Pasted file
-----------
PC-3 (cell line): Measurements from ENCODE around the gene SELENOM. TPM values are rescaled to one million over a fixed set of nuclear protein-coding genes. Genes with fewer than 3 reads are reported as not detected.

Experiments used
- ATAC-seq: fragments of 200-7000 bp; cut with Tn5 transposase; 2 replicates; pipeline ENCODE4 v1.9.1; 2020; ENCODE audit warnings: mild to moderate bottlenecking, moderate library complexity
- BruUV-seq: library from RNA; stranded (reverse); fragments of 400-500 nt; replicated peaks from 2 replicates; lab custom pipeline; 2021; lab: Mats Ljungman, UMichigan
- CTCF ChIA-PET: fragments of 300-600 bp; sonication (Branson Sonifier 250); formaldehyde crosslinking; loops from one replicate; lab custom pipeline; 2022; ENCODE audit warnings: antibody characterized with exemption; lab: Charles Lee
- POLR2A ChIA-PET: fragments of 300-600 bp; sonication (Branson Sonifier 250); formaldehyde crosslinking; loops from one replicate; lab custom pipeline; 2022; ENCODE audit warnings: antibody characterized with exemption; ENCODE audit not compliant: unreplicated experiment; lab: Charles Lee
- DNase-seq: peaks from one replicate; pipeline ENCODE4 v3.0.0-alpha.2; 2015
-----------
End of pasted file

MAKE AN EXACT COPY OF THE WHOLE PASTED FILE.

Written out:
PC-3 (cell line): Measurements from ENCODE around the gene SELENOM. TPM values are rescaled to one million over a fixed set of nuclear protein-coding genes. Genes with fewer than 3 reads are reported as not detected.

Experiments used
- ATAC-seq: fragments of 200-7000 bp; cut with Tn5 transposase; 2 replicates; pipeline ENCODE4 v1.9.1; 2020; ENCODE audit warnings: mild to moderate bottlenecking, moderate library complexity
- BruUV-seq: library from RNA; stranded (reverse); fragments of 400-500 nt; replicated peaks from 2 replicates; lab custom pipeline; 2021; lab: Mats Ljungman, UMichigan
- CTCF ChIA-PET: fragments of 300-600 bp; sonication (Branson Sonifier 250); formaldehyde crosslinking; loops from one replicate; lab custom pipeline; 2022; ENCODE audit warnings: antibody characterized with exemption; lab: Charles Lee
- POLR2A ChIA-PET: fragments of 300-600 bp; sonication (Branson Sonifier 250); formaldehyde crosslinking; loops from one replicate; lab custom pipeline; 2022; ENCODE audit warnings: antibody characterized with exemption; ENCODE audit not compliant: unreplicated experiment; lab: Charles Lee
- DNase-seq: peaks from one replicate; pipeline ENCODE4 v3.0.0-alpha.2; 2015